I’m worried about this tooth infection I have. I went to the dentist and he provided me with an antibiotic but told me not to take it until two weeks before my procedure, which isn’t for another month. I read somewhere that a tooth infection can spread to my brain, but he is insisting there is nothing to worry about. What do I do?

Miranda

Dear Miranda,

toothache

While it is true that a tooth infection can spread to your brain, as well as your heart and lungs, there are some dental infections that are so small, you’d have time before you had to worry about that type of spread. Starting the antibiotic in two weeks, will help prevent it from spreading as well.

The danger often comes when there are patients who avoid the dentist out of fear. By the time they see a dentist, if they do at all, the infection has progressed so far that it is a dental emergency and they need treatment right away or they can put their lives in danger.

This doesn’t sound like you. However, I’m sure you know someone in your life who suffers from dental anxiety. For the benefit of those who do struggle getting to the dentist I want to post here that dental sedation can change their life. By using something like nitrous oxide or oral conscious sedation, which is even stronger, you can have an anxiety-free dental appointment.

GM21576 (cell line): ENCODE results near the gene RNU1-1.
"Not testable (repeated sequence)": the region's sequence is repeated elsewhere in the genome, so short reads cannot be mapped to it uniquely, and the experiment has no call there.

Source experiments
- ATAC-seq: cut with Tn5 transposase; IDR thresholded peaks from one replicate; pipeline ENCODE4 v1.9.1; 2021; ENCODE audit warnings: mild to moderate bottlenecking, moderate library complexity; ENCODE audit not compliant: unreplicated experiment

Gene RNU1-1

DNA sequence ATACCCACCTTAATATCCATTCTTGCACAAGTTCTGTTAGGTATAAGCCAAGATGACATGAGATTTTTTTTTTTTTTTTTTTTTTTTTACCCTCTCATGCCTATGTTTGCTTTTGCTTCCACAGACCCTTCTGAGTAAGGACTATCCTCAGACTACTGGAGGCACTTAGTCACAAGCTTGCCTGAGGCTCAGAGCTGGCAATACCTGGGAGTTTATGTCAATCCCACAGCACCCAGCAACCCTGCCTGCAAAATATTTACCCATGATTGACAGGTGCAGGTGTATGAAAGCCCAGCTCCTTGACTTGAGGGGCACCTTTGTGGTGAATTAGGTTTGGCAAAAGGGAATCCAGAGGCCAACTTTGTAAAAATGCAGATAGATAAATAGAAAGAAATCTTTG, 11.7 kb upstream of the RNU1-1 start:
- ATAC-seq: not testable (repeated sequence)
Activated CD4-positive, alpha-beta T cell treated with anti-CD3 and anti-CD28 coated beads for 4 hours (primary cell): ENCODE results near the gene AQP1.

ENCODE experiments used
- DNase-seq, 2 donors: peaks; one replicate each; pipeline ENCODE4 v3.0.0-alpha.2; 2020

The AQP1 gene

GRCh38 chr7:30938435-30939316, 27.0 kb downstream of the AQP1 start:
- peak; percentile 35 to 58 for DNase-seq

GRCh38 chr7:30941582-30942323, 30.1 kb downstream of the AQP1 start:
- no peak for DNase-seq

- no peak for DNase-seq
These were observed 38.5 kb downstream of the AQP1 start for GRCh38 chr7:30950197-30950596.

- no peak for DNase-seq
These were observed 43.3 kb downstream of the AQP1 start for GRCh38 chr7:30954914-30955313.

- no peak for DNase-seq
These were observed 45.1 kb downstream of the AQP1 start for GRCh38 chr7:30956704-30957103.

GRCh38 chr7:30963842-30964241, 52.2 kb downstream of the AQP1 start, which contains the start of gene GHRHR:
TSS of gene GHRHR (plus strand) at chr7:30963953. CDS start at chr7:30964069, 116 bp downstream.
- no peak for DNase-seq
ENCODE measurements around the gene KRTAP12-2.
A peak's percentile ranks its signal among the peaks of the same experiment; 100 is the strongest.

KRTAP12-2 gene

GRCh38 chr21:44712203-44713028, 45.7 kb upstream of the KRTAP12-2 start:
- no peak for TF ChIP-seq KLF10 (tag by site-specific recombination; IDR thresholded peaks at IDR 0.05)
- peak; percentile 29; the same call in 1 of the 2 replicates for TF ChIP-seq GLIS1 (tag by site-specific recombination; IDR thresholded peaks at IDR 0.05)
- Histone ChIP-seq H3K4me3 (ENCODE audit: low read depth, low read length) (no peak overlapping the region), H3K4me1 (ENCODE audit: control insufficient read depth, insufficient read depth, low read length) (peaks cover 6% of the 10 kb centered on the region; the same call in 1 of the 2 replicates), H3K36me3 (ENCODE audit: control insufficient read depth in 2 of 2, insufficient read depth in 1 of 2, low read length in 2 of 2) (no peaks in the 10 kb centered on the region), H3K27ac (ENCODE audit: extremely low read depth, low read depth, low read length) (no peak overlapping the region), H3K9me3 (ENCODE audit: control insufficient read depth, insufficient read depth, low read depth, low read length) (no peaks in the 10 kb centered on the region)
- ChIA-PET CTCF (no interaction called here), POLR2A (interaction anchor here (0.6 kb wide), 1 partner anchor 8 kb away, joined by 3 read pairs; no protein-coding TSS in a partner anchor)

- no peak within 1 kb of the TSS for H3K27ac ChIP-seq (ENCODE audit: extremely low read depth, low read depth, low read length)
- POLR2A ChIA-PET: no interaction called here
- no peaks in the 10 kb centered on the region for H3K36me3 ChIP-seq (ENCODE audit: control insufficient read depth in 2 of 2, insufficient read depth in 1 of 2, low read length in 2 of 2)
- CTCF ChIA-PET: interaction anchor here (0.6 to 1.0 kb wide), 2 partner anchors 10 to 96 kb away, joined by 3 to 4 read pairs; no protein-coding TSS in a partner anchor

Not only will that prevent them from waiting until they need a painful emergency procedure, but it will also allow them to get caught up on their dental care, giving them a healthy smile for the first time in a long time. In turn, this makes the remainder of their appointments easier.

When You May Have a Problem

Though I said this infection likely won’t be a problem, sometimes a dental infection will surprise us and take off suddenly. If your pain worsens or you develop a fever, call your dentist and have him move up your appointment.

This blog is brought to you by Gilbert Dentist Dr. Matt Roper.

12 Shots of Novocain to Get Me Numb

I recently had a tooth extracted. The whole procedure was a nightmare. It took twelve shots to get me numb. I don’t know how a dentist can miss a spot that many times! Have you heard of this happening before? Is there a way for a dentist to find the right spot the first time so I don’t have to go through that again?

Paula

Dear Paula,

woman wearing nitrous oxide nose piece

While it is possible that your dentist missed the spot to numb your tooth over and over again, it is much more likely that you had some dental anxiety in the beginning which worked against your numbing medication. Then, as you were still in pain, your anxiety went up even more, creating a vicious cycle. There are too many dentists who do not realize the link between anxiety and the inability to get numb in the dental chair.

The simplest solution to this is to find a dentist who offers dental sedation options. It may be all you need is some nitrous oxide, which is administered with a nose piece, as in the image above. This can relax you enough to enable the Novocain to do its job properly. However, if your level of anxiety is super high, you will be better served with oral conscious sedation. This is significantly stronger, in fact, you will likely sleep through the entire appointment. Be aware though, that it is so strong you will need someone to drive you to and from your dental appointment. You will not be able to do this on your own.